Make Decisions in the Best Interest of the Business

It’s common to assume that everyone who is part of your team is on the same page and is equally aligned to the business. You very quickly come to realize that for the most part everyone really wants what’s in their best interest – employees want, customers want, investors want, board members want, friends and family want. With so many competing priorities, you assume that when you’re making decisions left and right, it’s in the company’s best interest. However, unless you have made that very clear with all constituents of the company, you will constantly be battling the wants and needs of everyone else except the interests of the business. Become an Entrepreneur

By establishing this principle, you set criteria for decision-making that everyone understands, and is expected to share. This will serve you well in a variety of situations, including employee compensation, vendor negotiations, or internal conflicts such as disagreement between employees, necessary disciplinary actions, or employee complaints of unfair treatment.

Why is setting this standard necessary?

Competing Priorities. During the initial phase of your entrepreneurial venture, there are many competing priorities. Your employees, vendors, customers, and investors also have different interests, and it is common to have these interests in competition at all stages of the business.

People Feel Entitled. If you don’t make what seems obvious to you (making decisions based on what’s best for the business) clear to all, you may find your team and the other resources you interact with, developing an unhealthy sense of entitlement as your organization grows and your market presence increases.

Perception of Unfair Decisions. You may make decisions that seem unfair to a party or seem to favor one party over another. And when there is no established, strongly identified principle, individuals feel their interests are not being met. But when you communicate a standard, you transform a set of assumptions (we all are acting in the best interest of the business) into an official statement, and if it’s implemented consistently, others will respect the principle even if they don’t agree with the final decision itself.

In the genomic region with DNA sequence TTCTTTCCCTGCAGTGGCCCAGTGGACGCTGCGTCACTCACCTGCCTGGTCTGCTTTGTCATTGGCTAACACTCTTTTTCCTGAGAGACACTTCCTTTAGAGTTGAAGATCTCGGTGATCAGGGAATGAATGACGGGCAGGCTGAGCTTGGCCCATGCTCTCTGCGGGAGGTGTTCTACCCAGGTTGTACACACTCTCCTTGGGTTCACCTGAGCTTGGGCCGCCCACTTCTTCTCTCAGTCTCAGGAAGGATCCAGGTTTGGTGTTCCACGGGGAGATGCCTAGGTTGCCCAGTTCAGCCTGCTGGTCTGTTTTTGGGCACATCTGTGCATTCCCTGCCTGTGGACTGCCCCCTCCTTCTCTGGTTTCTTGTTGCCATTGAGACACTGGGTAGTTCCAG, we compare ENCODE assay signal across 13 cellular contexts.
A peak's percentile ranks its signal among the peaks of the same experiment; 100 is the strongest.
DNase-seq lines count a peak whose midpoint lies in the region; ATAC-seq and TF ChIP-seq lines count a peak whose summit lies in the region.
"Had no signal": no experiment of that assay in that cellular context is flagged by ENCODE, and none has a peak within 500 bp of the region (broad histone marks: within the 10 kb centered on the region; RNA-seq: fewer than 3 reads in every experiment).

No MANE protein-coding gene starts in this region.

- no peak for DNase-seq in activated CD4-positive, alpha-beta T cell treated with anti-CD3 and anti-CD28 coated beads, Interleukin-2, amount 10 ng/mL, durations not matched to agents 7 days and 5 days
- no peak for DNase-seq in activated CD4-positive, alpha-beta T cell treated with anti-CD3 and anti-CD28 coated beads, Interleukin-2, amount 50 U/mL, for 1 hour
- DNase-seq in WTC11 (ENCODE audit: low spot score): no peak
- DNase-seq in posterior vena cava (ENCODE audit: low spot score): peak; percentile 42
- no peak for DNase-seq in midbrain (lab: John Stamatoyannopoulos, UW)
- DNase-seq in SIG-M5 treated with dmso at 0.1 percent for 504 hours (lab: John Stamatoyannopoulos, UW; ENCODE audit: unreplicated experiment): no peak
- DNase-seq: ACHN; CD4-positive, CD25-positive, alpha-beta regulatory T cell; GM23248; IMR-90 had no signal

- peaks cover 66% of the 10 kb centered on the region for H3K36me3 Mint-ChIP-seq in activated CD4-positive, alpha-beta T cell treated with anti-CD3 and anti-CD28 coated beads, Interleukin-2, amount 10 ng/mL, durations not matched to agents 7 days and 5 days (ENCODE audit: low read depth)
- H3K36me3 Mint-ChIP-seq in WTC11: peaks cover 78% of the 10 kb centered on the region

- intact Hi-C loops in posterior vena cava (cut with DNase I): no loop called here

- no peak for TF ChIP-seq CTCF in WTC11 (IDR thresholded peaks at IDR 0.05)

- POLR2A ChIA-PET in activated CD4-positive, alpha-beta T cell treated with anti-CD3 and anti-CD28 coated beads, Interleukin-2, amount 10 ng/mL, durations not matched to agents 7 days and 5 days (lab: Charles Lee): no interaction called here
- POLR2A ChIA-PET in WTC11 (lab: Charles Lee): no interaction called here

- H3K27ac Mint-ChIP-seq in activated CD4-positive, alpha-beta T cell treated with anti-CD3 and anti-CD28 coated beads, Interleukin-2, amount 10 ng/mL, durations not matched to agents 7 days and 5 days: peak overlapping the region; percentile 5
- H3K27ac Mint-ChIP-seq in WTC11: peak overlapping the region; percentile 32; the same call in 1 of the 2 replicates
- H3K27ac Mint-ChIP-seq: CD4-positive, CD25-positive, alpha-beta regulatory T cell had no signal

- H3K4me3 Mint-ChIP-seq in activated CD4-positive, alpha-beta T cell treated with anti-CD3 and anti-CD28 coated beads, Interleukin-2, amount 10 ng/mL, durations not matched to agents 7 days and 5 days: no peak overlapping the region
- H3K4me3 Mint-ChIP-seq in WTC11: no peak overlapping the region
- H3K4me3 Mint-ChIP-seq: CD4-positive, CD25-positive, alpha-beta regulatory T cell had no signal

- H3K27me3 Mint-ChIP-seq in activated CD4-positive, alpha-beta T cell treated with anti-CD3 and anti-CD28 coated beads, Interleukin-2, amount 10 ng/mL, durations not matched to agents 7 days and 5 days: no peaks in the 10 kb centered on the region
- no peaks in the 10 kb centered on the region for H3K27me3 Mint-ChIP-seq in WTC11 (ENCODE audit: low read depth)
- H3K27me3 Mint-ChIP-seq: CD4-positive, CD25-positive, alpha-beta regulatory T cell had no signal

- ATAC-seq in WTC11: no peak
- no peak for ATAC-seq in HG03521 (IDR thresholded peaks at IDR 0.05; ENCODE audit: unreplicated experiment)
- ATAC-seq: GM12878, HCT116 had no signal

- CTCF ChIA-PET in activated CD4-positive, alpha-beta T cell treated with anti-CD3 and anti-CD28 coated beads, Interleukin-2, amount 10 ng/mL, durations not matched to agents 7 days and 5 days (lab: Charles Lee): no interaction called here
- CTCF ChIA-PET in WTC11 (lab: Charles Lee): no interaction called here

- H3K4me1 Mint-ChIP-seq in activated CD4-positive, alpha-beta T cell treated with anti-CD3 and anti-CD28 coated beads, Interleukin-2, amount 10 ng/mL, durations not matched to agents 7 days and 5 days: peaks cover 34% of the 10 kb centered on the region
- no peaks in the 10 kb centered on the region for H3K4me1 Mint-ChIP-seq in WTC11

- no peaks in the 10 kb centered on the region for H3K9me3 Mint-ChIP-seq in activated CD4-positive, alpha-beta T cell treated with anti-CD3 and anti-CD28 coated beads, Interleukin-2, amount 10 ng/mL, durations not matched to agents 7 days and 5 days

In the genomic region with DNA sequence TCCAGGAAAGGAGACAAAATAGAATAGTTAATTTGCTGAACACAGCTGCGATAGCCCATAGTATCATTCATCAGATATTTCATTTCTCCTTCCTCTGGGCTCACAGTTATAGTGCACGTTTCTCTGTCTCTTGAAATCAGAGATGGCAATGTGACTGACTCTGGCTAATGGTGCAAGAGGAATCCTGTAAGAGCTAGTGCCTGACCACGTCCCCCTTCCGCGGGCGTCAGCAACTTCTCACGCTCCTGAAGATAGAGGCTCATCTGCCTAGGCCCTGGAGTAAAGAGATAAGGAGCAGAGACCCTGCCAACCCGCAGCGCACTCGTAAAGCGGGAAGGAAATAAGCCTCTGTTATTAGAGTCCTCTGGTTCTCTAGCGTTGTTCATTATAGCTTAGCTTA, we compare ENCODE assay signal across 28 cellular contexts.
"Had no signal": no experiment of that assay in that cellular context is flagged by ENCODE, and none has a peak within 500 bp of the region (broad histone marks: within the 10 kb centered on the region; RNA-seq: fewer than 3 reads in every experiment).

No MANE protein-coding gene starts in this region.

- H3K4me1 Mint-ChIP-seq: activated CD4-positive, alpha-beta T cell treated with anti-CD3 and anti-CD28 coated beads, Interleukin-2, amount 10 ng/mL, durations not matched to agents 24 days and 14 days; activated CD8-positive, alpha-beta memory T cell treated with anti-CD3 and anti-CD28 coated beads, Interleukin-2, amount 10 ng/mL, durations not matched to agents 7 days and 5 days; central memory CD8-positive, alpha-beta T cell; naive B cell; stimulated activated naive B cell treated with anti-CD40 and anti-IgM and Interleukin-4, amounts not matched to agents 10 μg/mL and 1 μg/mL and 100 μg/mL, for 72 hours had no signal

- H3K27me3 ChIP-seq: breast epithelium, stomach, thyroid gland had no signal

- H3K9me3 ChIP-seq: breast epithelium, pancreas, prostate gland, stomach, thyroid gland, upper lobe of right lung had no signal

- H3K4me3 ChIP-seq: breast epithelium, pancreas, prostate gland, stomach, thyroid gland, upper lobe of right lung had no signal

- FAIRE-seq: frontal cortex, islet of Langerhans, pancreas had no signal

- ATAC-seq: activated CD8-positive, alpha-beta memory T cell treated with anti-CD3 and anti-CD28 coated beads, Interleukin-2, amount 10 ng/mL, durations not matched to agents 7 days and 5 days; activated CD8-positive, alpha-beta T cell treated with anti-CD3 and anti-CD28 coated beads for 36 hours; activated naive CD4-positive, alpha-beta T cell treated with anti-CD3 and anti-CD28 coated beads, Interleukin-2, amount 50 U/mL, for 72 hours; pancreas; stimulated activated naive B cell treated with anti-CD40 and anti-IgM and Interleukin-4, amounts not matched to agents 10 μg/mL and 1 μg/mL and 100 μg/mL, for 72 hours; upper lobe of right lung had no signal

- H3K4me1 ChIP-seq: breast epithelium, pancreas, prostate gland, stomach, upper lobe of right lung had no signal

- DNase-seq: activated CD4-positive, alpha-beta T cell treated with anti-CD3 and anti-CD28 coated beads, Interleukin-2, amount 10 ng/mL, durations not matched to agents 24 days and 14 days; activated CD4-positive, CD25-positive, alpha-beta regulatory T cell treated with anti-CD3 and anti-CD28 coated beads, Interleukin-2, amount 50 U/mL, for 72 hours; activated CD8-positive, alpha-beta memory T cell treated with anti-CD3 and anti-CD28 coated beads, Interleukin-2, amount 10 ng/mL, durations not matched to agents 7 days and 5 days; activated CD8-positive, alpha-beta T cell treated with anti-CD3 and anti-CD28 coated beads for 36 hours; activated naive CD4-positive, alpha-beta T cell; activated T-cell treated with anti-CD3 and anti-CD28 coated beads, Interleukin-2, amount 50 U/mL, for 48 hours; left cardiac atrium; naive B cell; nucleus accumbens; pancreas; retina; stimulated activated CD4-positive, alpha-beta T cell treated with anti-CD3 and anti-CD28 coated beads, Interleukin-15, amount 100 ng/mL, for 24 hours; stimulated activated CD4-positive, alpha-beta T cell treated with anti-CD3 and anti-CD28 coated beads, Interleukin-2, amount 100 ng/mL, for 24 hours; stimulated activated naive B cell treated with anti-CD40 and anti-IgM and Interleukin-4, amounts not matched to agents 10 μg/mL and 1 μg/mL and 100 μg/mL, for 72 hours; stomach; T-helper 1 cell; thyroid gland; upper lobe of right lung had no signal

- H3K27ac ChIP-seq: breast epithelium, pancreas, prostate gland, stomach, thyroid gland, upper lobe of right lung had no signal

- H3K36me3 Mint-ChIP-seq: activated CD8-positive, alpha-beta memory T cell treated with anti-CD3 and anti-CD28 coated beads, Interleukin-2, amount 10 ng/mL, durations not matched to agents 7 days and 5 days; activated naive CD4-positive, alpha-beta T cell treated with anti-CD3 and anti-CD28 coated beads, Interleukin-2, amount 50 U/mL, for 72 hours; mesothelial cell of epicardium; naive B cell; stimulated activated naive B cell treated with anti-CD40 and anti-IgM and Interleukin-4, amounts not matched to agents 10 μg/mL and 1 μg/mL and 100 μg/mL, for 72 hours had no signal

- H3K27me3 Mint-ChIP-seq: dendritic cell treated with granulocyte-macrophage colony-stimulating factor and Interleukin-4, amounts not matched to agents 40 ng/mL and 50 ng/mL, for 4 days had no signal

You Build Trust. This builds trust over the long term. If you are true to this principle, it will also help you address negative behavior. For example: a vendor is looking for a long-term contract. An employee wants a guaranteed salary for the future. An investment advisor wants to get your business without bidding on it. All decisions are made based on what’s best for the business. This does not happen overnight, but if you apply it consistently, it will become standard operating procedure.

You Show Leadership. Sometimes, there will be decisions that are personally detrimental but in the best interest of the business. In these situations, you still must choose to make decisions in the best interest of the business. Yes, you may take a personal hit, but these situations can be teachable moments for you and your team. When you choose your business over yourself, you reinforce a standard of fairness—rules apply to everyone.

You Deal with Dedicated Employees. Think about employees who have worked tirelessly in the early stages of the business, but are not equipped to be the company’s future leaders. In these cases, you must make a tough choice between your responsibility to the business and your loyalty to an employee. It is your job to find a way to align their interests to the best interests of the business. This could take the form of rewarding early-stage employees with options that are maintained even if the employee leaves the company. You may say, “I can’t determine who is going to be the management team of the future, but at least if you are not a member of the team, you will be rewarded for your hard work.” As an alternative, you can align the employee to a role they desire and at the same time bring in team members that serve to advance the business in a way that the employee could not—as long as you aren’t acquiring additional costs for the wrong reasons. Business Coaching for Entrepreneurs

You will not be able to please everyone. You will learn a lot about people and their motivations. Address your standard early and often so that all your resources understand that if they put their needs above your business’s best interest, they are not violating some idea you invented yesterday as an excuse or justification. They are violating a fundamental tenet of the business.

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